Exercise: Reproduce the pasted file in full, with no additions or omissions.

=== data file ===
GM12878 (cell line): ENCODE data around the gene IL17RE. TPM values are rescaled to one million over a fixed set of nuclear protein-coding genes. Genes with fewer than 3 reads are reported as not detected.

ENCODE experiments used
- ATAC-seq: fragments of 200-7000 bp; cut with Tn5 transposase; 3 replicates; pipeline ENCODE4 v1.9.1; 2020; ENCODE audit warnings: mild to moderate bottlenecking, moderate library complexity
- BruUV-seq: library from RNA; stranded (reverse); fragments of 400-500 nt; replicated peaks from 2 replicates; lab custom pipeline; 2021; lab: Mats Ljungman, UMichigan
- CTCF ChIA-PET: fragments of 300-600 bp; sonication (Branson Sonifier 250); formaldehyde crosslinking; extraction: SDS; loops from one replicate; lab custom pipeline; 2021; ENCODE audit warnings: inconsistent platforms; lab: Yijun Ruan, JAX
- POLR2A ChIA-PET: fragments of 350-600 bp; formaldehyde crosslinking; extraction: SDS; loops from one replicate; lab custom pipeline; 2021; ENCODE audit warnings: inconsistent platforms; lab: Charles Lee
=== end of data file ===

GM12878 (cell line): ENCODE data around the gene IL17RE. TPM values are rescaled to one million over a fixed set of nuclear protein-coding genes. Genes with fewer than 3 reads are reported as not detected.

ENCODE experiments used
- ATAC-seq: fragments of 200-7000 bp; cut with Tn5 transposase; 3 replicates; pipeline ENCODE4 v1.9.1; 2020; ENCODE audit warnings: mild to moderate bottlenecking, moderate library complexity
- BruUV-seq: library from RNA; stranded (reverse); fragments of 400-500 nt; replicated peaks from 2 replicates; lab custom pipeline; 2021; lab: Mats Ljungman, UMichigan
- CTCF ChIA-PET: fragments of 300-600 bp; sonication (Branson Sonifier 250); formaldehyde crosslinking; extraction: SDS; loops from one replicate; lab custom pipeline; 2021; ENCODE audit warnings: inconsistent platforms; lab: Yijun Ruan, JAX
- POLR2A ChIA-PET: fragments of 350-600 bp; formaldehyde crosslinking; extraction: SDS; loops from one replicate; lab custom pipeline; 2021; ENCODE audit warnings: inconsistent platforms; lab: Charles Lee